'Vera Caspary is an expert at suspense and suspicion' New York Times
Stuart Howell is a promoter with a million-dollar proposition on the line.
Jean McVeigh is young, wealthy and lonely. Very lonely.
With Jean's self-loathing making her prone to suicide attempts, Stuart sees a neat way to make a lot of money. After a whirlwind courtship, they marry, and Jean is at first ecstatic to have landed herself such a catch.
Jean starts to doubt Stuart's real intentions - doubt that goes into overdrive as he tests her accident-proneness on a balcony and forges her signature on a $100,000 note. And when confronted, exposed and humiliated, Stuart becomes a more desperate, and deadly, opponent.
But Jean starts to wise up to his treachery . . .
Vera Caspary (1899-1987)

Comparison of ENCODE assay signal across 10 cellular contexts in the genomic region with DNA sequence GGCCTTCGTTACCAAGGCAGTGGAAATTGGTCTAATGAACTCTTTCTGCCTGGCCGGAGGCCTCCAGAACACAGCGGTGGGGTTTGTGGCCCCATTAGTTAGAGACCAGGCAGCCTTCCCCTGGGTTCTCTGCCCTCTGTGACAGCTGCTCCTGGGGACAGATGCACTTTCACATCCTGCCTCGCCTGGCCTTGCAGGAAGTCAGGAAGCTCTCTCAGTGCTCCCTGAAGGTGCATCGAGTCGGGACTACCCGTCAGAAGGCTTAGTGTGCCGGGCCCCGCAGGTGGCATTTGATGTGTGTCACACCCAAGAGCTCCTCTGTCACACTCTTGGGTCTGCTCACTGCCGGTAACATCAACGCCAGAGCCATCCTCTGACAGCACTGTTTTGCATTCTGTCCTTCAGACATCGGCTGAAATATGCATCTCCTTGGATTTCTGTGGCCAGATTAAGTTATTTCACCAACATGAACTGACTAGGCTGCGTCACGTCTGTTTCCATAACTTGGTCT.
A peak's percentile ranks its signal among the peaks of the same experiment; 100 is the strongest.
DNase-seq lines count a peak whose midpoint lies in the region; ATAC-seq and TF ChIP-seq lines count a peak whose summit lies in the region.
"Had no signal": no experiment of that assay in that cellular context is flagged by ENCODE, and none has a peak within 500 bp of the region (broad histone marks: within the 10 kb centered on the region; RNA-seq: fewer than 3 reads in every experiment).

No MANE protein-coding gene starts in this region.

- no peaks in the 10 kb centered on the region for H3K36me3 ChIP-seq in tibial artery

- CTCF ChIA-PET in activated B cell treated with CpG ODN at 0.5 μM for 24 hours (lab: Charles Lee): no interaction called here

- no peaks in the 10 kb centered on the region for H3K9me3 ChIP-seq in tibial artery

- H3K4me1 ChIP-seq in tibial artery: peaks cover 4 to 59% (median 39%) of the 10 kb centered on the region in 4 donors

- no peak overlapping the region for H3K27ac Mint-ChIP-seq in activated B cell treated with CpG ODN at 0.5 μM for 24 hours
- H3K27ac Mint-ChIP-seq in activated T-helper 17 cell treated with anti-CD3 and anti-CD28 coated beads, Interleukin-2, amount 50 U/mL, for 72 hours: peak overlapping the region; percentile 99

Vera Caspary, the acclaimed American writer of novels, plays, short stories and screenplays, was born in Chicago in 1899. Her writing talent shone from a young age and, following the death of her father, her work became the primary source of income for Caspary and her mother. A young woman when the Great Depression hit America, Caspary soon developed a keen interest in Socialist causes, and joined the Communist Party under a pseudonym. Although she soon left the party after becoming disillusioned, Caspary's leftist leanings would later come back to haunt her when she was greylisted from Hollywood in the 1950s for Communist sympathies. Caspary spent this period of self-described 'purgatory' alternately in Europe and America with her husband, Igee Goldsmith, in order to find work. After Igee's death in 1964, Caspary returned permanently to New York, where she wrote a further eight titles. Vera Caspary died in 1987 and is survived by a literary legacy of strong independent female characters.